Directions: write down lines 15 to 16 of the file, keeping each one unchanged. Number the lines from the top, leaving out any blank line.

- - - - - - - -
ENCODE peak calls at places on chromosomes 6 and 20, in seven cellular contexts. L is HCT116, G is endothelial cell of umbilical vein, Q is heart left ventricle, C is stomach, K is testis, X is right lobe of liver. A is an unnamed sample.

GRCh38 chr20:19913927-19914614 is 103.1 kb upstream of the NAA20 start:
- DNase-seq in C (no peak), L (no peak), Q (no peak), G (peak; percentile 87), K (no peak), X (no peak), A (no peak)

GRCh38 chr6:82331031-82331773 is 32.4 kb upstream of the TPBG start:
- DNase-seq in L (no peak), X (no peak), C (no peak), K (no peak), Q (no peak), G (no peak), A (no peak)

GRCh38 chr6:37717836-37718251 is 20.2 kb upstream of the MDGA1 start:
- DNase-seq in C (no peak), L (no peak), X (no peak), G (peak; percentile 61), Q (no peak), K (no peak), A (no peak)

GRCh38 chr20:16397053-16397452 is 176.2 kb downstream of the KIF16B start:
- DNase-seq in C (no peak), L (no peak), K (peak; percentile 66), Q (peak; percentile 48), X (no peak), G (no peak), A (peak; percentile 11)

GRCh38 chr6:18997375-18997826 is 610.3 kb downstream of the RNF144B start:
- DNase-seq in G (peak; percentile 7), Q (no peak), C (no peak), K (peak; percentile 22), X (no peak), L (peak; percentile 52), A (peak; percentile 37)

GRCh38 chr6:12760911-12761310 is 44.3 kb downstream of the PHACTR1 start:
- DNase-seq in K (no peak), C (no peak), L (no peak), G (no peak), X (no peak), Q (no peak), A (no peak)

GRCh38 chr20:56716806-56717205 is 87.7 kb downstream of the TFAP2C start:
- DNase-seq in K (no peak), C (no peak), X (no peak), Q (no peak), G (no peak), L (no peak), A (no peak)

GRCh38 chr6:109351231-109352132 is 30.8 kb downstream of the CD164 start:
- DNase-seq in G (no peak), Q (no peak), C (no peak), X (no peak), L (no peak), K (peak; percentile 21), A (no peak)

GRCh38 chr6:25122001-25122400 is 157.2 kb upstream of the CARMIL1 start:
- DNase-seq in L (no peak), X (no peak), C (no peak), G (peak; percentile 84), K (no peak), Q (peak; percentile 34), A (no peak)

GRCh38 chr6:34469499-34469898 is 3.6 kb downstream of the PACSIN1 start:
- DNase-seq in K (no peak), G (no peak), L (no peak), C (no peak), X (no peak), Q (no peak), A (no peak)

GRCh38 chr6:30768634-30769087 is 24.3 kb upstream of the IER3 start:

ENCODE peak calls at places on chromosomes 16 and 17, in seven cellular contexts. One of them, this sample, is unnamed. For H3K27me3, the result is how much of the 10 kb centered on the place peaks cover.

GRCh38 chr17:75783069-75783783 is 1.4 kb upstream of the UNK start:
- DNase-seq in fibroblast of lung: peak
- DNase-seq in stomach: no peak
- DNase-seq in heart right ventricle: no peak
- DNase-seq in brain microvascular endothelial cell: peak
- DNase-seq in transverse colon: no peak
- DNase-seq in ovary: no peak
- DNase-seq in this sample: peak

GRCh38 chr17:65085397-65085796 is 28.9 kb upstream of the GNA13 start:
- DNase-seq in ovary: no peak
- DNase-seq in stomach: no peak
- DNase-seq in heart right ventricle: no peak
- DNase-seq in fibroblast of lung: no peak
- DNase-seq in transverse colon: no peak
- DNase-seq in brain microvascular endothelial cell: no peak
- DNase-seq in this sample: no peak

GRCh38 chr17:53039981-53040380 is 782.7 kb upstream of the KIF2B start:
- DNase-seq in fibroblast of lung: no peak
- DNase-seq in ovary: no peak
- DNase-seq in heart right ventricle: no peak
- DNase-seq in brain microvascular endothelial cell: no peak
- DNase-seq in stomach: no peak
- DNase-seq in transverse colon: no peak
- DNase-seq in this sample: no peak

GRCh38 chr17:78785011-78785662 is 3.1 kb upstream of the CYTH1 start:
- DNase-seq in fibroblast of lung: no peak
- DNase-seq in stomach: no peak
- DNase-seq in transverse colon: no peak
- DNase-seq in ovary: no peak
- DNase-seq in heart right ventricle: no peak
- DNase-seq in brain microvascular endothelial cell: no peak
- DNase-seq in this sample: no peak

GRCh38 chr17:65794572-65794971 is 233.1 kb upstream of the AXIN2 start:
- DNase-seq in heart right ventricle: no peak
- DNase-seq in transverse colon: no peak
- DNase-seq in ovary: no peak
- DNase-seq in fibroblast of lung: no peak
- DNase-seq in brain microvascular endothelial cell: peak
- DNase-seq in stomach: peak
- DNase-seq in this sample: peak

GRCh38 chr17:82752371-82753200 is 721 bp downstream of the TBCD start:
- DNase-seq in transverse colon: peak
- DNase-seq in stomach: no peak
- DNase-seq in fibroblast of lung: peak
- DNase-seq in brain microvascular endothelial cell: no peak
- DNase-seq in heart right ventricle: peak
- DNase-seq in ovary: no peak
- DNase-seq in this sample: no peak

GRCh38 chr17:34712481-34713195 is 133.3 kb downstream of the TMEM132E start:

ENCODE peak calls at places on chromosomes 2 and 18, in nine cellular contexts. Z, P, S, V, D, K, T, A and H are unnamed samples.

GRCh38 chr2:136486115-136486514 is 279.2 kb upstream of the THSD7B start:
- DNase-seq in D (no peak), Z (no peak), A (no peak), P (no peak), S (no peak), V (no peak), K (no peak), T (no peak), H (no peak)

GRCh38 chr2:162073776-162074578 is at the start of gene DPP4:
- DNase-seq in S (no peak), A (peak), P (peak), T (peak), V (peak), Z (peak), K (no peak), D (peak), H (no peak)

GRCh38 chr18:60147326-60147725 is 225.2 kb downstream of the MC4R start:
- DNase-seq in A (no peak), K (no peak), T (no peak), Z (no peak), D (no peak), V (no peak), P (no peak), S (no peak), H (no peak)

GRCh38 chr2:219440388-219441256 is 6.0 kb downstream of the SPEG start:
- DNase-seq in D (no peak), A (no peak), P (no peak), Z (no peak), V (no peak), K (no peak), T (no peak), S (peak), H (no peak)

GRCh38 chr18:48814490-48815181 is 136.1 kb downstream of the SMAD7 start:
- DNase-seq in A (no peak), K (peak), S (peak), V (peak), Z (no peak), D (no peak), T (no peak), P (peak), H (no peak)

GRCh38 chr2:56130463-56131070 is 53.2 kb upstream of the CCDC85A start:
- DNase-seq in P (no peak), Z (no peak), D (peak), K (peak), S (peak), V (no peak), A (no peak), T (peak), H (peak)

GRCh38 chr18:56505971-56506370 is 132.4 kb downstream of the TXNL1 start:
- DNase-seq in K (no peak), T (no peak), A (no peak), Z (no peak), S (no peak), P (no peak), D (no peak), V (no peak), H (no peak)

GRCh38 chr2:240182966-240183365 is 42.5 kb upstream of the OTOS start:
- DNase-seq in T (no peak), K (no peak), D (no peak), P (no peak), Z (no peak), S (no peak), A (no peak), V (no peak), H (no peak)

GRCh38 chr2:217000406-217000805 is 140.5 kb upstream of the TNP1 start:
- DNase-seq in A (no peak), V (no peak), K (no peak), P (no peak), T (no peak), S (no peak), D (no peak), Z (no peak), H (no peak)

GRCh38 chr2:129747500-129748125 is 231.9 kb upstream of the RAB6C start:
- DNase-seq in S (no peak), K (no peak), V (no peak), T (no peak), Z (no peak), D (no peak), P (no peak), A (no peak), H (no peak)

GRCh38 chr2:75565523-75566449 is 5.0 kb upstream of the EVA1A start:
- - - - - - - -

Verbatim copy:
- DNase-seq in K (no peak), C (no peak), X (no peak), Q (no peak), G (no peak), L (no peak), A (no peak)

GRCh38 chr6:109351231-109352132 is 30.8 kb downstream of the CD164 start: